Sunday, May 18, 2014

The Philosophical Uncanny Valley

The Uncanny Valley is the phenomenon where, as depictions of people become more life-like, they reach a point where they become really creepy.  It's a popular idea, and I've not heard any ideas that conclusively explain why we react worse to things that are almost-but-not-quite-like us than to things that are very different from us.

I have my own theory, which is that our ability to see things varies from object to object.  With things that we're familiar with, we are able to see in nuanced detail.  An example of this is the "all black people look alike" phenomenon.

This kind of selective myopia happens in other aspects of our lives.  I realized this a little while ago while thinking of a coworker of mine.  He's a fantastic guy who, in addition to his day job, is very active in his religion.  He does counseling, volunteer work, and has become our building's de facto chaplain (we don't have a lot of public prayers, but sometimes we eat together and he gives a blessing that is moving poetry).  He isn't aggressive about his beliefs or anything, but they are a part of all aspects of his life, down to his coffee mug.

My beliefs are, in many important ways, quite similar to his.  But they are also different in some meaningful and irreconcilable ways.  This got me to wonder what he thinks of his heretic neighbors.  Does he see the similarities, or the differences?  I don't know about him (we're not close enough that we would talk about this sort of thing), but there are a lot of other people like him who seem to only see the differences.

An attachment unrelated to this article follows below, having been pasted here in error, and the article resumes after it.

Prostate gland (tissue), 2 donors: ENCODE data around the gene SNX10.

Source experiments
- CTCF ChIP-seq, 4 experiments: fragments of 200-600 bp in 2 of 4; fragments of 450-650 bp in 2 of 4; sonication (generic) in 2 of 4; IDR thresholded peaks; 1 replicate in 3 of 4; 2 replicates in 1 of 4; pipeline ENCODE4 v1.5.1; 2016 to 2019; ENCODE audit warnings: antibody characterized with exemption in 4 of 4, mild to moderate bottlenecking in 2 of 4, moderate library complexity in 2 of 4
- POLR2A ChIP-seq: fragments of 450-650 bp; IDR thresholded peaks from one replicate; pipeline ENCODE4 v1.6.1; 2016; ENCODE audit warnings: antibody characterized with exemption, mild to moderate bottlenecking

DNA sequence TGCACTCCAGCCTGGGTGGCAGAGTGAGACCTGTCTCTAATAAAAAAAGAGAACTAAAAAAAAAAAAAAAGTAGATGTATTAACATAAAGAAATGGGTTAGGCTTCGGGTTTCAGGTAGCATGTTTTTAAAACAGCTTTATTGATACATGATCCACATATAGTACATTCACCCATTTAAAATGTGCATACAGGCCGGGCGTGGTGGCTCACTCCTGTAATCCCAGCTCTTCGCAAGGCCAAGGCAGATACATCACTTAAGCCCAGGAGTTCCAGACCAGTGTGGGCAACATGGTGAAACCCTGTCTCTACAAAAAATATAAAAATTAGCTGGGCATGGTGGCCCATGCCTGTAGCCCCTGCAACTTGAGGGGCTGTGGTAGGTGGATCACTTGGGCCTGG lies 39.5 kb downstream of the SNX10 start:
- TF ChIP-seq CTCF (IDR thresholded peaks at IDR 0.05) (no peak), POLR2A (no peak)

I think that we encounter this all the time.  We each have a philosophical uncanny valley.  This is where a belief is very similar to our own, but different enough that it's all we can see.  It happens with religions (which is why Christians and Muslims seem to hate each other, but not as much as Sunnis and Shiites).  And it happens with just about everything on the internet.

I bring this up so that we can be aware of this characteristic of ourselves.  Maybe we can learn that there is more to see in others than their otherness.


Jake said...


I frequently see the strangeness-is-blindness phenomenon in those who have a favorite flavor of mysticism.

Yes, older beliefs are primitive and base, and the many sins of those who carried our beliefs to us were grave indeed.

But our individual set of beliefs is special, and so we cannot see it in the context of generic continuous human search for meaning that it is.

All religion is generic. None are clean. None are special.

Eric said...

Jake, I like your phrase, "strangeness is blindness." But I think that's not quite what I'm describing. The uncanny valley is all about "similarness but not sameness" and how that creates a surprisingly strong feeling of strangeness.

For some reason, it's easier to see the effect when it's in the appearance or actions of people-like things. The point of this post is that it also applies to other things.

Another example that should be less controversial is how road markings and signage in foreign countries (or sometimes even other states) creates such a strong feeling of alienness. This was even (especially?) true in Canada, which is, on the whole, a very American place.